By Hiroko Ihara / Japan News Staff Writer Japan and the Shackles of the Past
By R. Taggart Murphy
Oxford University Press, 443pp
“Japan and the Shackles of the Past” is a grand overview of Japan and a kind of national biography written by someone who cares about its future.
Japan, the third largest economy in the world, has experienced various setbacks and problems in modern times, and throughout its history. The author, R. Taggart Murphy, takes up almost every possible issue about this country and discusses them in the context of its long history.
Murphy is a former investment banker and now a professor of International Political Economy at the MBA Program in International Business at the University of Tsukuba. He has spent most of the last four decades in Japan.
This book is primarily intended for an imagined non-Japanese adult reader who “hadn’t spent a lot of time in Japan or much energy thinking about the country but who was interested and curious.”
This book covers politics and economy, daily life, high and pop culture, gender relations and changing business situations with his insightful analyses and candid, sometimes severe opinions. He also introduces terms to understand Japanese thinking, from the famous pair of “tatemae” and “honne” to more recent coinages like “k.y.” (an acronym for kuki yomenai, literally, “cannot read the air”) and “neto-uyo” (Internet ultra-rightist).
This book also includes first- and secondhand inside stories that never made the news, giving readers the feeling of sitting in a classroom where the lecturer occasionally digresses into witty ramblings that may turn out to be useful later.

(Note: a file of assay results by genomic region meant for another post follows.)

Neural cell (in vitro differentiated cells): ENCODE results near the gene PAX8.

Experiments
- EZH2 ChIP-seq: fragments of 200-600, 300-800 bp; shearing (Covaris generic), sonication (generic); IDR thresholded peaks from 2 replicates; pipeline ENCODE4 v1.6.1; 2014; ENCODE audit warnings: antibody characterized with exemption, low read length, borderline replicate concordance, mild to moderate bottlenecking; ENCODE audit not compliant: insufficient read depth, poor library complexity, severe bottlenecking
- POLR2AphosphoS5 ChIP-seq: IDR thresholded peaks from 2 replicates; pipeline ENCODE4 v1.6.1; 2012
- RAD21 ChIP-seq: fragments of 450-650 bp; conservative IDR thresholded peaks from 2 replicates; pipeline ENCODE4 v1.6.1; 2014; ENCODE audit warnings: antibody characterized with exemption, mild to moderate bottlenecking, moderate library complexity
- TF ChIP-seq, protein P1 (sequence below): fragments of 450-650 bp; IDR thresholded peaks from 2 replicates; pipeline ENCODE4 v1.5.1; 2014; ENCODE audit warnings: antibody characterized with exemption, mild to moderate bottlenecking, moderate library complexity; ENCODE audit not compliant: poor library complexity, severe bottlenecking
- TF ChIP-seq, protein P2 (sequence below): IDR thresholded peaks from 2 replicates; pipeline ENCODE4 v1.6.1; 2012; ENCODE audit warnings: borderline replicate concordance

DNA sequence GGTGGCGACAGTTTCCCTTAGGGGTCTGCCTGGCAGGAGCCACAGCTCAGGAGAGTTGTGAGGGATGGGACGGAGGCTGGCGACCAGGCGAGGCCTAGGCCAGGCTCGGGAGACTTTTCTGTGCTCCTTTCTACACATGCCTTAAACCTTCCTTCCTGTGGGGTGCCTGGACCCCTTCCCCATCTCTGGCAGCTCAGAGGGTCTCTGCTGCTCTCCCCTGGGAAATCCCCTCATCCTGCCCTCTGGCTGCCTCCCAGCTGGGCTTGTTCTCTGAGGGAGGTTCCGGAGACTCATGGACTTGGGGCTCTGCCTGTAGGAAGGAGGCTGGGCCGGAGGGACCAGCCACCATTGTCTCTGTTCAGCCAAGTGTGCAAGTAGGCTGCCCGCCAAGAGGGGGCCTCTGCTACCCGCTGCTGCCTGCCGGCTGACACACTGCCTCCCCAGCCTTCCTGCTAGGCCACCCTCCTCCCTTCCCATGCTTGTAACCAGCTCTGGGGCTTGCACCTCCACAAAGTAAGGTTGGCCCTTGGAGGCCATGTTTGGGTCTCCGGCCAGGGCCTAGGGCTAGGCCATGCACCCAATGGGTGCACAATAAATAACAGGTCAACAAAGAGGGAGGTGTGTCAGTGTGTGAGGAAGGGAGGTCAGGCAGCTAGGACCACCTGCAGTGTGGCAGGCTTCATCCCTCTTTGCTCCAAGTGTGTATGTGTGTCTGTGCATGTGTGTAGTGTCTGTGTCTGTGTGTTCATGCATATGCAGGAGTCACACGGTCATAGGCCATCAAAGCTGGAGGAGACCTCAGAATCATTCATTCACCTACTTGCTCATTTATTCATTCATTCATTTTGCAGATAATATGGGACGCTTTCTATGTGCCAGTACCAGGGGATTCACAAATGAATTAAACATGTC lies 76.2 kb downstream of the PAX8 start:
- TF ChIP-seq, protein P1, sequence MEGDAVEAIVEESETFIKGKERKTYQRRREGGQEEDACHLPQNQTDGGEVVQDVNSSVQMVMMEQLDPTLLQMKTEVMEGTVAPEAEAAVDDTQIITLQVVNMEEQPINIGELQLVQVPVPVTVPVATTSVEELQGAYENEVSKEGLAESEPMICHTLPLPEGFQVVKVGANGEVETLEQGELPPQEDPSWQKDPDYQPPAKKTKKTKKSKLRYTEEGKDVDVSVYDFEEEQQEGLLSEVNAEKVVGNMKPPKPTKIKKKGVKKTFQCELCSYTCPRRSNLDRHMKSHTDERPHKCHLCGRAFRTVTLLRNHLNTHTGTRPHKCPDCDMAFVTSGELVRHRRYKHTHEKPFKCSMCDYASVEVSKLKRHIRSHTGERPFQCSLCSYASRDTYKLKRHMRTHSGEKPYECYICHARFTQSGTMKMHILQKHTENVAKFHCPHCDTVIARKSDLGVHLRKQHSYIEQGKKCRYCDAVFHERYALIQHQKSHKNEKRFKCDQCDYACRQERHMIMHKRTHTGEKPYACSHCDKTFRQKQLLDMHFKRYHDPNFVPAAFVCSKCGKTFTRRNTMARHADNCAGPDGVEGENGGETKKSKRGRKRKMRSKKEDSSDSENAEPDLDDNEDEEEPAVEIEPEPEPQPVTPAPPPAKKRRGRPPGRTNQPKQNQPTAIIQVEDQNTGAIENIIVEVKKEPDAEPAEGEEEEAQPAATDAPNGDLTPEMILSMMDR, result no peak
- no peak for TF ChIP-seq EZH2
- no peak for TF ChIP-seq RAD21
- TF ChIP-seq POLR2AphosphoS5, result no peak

This book is also recommended for Japanese readers. Although not all matters discussed here will be new to them, it’s a good chance to stop and think about what happened or is happening and learn about their own country better while building up relevant English vocabulary. To say the least, it is a rare chance to read about the entirety of Japanese history discussed along with current topics in a single book.
The last two chapters, “Politics” and “Japan and the World,” describe power and leadership, which are among the major themes of this book, by referring to Japan’s relations with the United States.
According to the author, “Japan’s original sin lies in its attempts to separate itself from Asia.” He also writes that ordinary Japanese call Japan’s fighting in World War II “stupid,” but they “were never invited to examine the causes of its stupidity with a view toward preventing a repetition” and that “the real problem is Japan’s ongoing failure to digest its past.”
The author also refers to a Japanese tolerance for contradiction, stating that “this resolute refusal to notice contradictions has a key political dimension that is often overlooked. It may be the source of what makes Japan so alluring and successful; it also ... explains much of the tragedy of modern Japanese history.”
His views may not be shared by all readers, but may prompt them to look into such matters again. Suggestions for further reading at the end of this book may help.
Japan is marking the 70th anniversary of the end of the war this year. This book is a timely addition to the conversation about this topic.
Where to read
At home or wherever you have access to the Internet, as you will probably become curious and want to learn more about matters the author just briefly mentions here and there.